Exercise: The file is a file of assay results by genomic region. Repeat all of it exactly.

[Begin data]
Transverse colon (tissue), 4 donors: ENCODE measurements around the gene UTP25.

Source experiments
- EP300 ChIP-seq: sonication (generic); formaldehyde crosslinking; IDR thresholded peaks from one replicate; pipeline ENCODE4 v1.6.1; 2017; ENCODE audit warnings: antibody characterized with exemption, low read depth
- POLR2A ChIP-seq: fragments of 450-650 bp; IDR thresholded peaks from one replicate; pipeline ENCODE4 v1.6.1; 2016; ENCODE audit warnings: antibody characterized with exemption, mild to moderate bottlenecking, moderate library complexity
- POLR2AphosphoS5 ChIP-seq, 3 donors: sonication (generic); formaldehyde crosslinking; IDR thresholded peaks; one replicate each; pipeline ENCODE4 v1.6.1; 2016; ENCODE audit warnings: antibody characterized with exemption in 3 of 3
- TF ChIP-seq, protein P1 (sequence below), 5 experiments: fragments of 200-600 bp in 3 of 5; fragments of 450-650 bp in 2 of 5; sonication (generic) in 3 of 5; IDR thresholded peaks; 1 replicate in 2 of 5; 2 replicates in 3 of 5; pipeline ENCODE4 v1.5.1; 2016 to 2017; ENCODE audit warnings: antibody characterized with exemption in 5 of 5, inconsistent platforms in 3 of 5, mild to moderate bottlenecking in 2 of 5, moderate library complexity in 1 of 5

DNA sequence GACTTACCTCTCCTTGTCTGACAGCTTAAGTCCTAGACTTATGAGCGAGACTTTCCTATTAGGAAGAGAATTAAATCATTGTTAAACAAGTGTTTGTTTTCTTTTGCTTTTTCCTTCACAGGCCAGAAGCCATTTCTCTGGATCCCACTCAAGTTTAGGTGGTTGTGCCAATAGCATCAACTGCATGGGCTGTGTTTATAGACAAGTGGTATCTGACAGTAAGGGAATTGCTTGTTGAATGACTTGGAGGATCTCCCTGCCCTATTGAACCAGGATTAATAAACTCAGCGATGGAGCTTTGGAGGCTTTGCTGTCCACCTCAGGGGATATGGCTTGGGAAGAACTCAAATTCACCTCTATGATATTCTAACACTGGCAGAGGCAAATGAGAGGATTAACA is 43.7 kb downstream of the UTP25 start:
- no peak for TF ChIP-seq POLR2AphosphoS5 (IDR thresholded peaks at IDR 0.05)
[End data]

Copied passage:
Transverse colon (tissue), 4 donors: ENCODE measurements around the gene UTP25.

Source experiments
- EP300 ChIP-seq: sonication (generic); formaldehyde crosslinking; IDR thresholded peaks from one replicate; pipeline ENCODE4 v1.6.1; 2017; ENCODE audit warnings: antibody characterized with exemption, low read depth
- POLR2A ChIP-seq: fragments of 450-650 bp; IDR thresholded peaks from one replicate; pipeline ENCODE4 v1.6.1; 2016; ENCODE audit warnings: antibody characterized with exemption, mild to moderate bottlenecking, moderate library complexity
- POLR2AphosphoS5 ChIP-seq, 3 donors: sonication (generic); formaldehyde crosslinking; IDR thresholded peaks; one replicate each; pipeline ENCODE4 v1.6.1; 2016; ENCODE audit warnings: antibody characterized with exemption in 3 of 3
- TF ChIP-seq, protein P1 (sequence below), 5 experiments: fragments of 200-600 bp in 3 of 5; fragments of 450-650 bp in 2 of 5; sonication (generic) in 3 of 5; IDR thresholded peaks; 1 replicate in 2 of 5; 2 replicates in 3 of 5; pipeline ENCODE4 v1.5.1; 2016 to 2017; ENCODE audit warnings: antibody characterized with exemption in 5 of 5, inconsistent platforms in 3 of 5, mild to moderate bottlenecking in 2 of 5, moderate library complexity in 1 of 5

DNA sequence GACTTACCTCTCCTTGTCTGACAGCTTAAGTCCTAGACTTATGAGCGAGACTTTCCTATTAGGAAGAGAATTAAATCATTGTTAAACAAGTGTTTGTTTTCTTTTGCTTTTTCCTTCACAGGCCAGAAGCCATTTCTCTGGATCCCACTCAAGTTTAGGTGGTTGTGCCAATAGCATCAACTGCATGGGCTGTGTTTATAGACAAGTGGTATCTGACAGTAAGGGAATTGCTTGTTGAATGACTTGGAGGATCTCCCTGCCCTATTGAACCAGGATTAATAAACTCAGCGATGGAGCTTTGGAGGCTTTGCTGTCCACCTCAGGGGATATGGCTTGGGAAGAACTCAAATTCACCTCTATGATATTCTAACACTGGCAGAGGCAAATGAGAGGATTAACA is 43.7 kb downstream of the UTP25 start:
- no peak for TF ChIP-seq POLR2AphosphoS5 (IDR thresholded peaks at IDR 0.05)